The View From The Miami Book Fair
I hadn’t been here in years. It is truly a blend of cultures. You feel like you’re in Latin America. You speak in English. The response is in Spanish.
I am attending the Miami Book Fair and writing workshops. Not sure why I really came, but on paper I can give you plenty of rational answers. Curiosity is probably at the core. I have never been to one, and my friend, Billy Gwynn, has just finished a manuscript. I am hopeful. I have a book that needs a bit of a jump start . Maybe I can get re-energized.
Each night there is a prominent author speaker. They are all at the top of their game. Here’s the line up.
Tom Wolfe kicks off. He is considered by many an icon, the Mark Twain of our era. His book “Back To Blood” has just been released It is set in Miami. He is asked what he means by the title. “We all form our identity groups with people who act and think like we do,” he says. In summary, Our dress and behavior is largely dictated by conforming to the structure of our group. More importantly we consider our group as the one that has it right. I’m not sure I had thought about it precisely that way, but on reflection it struck a respondent chord. We do look for people who think and behave similarly to us. We do yearn for acceptance in our appearances and behavior patterns. What I hadn’t thought so much about is that the way I see the world the best way to see it. I guess so. Obviously political, religious, and various ideological viewpoints define many people and each feels that the lens through which that view is held is the best. So when we are tested, it is the beliefs of our group that define us and Wolfe referred to this as our blood.
The next night we are entertained by Junot Diaz. Winner of the $500,000 MacAuthur genius grant. His book, The Brief Wondrous Life of Oscar Wao not only won a Pulitzer prize but a raft of other awards and was hailed by some as the best book of the previous ten years. At MIT he’s a college teacher; but energetically, a rebellious street smart intellectual, with an attitude and a comedic presentation. He is a real crowd pleaser.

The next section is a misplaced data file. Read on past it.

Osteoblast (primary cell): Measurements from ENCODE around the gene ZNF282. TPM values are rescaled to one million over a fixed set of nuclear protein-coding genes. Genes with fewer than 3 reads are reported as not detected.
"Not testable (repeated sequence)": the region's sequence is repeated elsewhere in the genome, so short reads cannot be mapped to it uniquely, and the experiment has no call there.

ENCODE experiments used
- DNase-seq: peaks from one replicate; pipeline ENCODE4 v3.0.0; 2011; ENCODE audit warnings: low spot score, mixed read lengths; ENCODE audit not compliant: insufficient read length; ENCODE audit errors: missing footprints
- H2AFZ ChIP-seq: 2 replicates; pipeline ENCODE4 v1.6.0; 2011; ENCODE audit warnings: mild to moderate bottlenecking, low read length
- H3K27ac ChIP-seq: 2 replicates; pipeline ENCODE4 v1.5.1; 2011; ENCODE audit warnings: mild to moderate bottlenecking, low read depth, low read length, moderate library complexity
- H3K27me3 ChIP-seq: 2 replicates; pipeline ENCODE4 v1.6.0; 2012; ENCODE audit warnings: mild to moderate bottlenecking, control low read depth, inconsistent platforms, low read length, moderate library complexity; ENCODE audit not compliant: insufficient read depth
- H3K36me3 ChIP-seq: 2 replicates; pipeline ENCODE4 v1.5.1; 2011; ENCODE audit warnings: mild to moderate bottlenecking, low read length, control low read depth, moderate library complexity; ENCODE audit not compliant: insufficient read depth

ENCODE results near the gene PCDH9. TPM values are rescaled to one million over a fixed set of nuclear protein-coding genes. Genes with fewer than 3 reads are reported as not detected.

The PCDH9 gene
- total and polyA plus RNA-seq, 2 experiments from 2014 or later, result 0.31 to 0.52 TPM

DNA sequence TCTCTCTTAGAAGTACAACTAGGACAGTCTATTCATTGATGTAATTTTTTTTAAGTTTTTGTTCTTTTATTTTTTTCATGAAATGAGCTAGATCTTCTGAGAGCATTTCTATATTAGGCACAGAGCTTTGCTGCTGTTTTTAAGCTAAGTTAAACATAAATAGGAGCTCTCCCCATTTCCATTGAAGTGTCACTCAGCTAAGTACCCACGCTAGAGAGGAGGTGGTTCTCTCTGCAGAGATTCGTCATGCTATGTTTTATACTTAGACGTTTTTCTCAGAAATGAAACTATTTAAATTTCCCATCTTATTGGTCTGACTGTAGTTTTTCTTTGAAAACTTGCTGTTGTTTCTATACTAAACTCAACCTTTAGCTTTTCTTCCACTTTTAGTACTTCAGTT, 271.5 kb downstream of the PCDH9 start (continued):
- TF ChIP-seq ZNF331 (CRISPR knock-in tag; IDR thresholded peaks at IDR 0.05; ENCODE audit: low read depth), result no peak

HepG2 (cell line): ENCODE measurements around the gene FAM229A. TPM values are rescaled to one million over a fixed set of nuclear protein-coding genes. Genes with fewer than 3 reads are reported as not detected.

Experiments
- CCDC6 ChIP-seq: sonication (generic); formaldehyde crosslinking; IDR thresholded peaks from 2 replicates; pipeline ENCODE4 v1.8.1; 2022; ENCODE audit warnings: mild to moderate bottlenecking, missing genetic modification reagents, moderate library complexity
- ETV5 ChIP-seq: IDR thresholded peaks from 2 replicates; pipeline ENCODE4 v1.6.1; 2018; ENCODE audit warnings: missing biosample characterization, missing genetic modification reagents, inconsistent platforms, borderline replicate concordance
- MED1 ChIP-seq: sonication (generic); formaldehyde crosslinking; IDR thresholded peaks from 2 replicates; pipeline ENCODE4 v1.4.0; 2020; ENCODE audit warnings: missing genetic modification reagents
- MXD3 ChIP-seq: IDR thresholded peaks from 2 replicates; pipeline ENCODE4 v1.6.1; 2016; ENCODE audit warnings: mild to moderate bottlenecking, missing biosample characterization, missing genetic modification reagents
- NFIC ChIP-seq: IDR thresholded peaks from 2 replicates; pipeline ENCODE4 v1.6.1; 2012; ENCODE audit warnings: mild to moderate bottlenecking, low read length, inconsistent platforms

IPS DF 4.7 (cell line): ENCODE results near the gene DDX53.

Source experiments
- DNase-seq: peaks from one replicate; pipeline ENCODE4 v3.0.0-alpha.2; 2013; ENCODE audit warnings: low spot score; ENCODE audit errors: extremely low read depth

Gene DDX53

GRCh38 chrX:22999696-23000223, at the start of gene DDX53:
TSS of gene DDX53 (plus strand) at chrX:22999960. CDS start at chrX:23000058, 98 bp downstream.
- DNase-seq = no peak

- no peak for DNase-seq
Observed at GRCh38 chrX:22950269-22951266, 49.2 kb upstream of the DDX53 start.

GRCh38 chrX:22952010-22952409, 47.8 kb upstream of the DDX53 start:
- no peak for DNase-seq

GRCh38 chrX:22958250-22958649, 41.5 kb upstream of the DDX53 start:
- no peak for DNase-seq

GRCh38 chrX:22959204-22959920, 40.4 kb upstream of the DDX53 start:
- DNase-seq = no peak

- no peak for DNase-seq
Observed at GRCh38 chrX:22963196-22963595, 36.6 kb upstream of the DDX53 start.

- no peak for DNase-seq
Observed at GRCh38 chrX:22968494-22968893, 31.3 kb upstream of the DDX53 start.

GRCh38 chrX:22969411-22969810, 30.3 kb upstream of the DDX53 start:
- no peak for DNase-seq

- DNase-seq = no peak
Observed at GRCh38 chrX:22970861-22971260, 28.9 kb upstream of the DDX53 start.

Diaz opens up by saying that he feels the presidential election is the miracle of a new dawning, the emerging voice of the young, the women, and the minority groups that together are defining a new country. The old guard of the wealthy white male Caucasian is now being challenged.
I was thinking as he was speaking that perhaps the driving force of America during the last two hundred years has been the idea of the individual. This land allowed anyone, by dint of hard work, to achieve success regardless of background, more so than anywhere else in the world. It is still true. Yet, simultaneously it appears that for many the rewards of this competitive struggle is at the expense of other values. People are observing often hollow victories as success often comes at the expense and well-being of others. For a lot of people the Golden years have not been that golden, not because people failed at their quest for money, but because the things they thought would bring happiness were illusory. It didn’t take kids long to see this pattern emerging. A new value system of cooperation and looking out for one another is a more compelling force. Maybe the conscious act of working together will become more valued than simply focusing on what one can achieve. Wealth might become defined as the accessibility to varied experiences. Food for thought.
The next night Dean Nicholas Lemann of the Columbia School of Journalism interviews Mirta Ojita winner of the Pulitzer Prize for Jounalism. She was part of the Mariel boatlift from Cuba in 1980. My mind wandered as I listened to these people talk about the essence of journalism-seeking the truth and then wondered how come no journalists were really fighting to promote Dr. Greer’s Disclosure project. At the end of the presentation I was able to confront a speaker from Univision, on this very matter. He said, “You have to find the most skeptical journalist and challenge them.” I wondered!
Thursday night, Adam Gopnik, a delightful long time staff writer for the New Yorker posed the question“Why should anybody listen to an author read what he or she has written? After all we can all read can’t we!” His latest book, “From The Table” builds interesting linkages between food and our morality and morays. After a long long marriage, he says that the formula is made up of the three “L’s.” Laughter, Lust, and Loyalty. Loyalty alone won’t do the job and if you are trying to repair a tired marriage, you can’t do it with lust, you have to go through the laughter door first. He kept us laughing.
Glad I came.
I’ll tell you next about the writing workshops.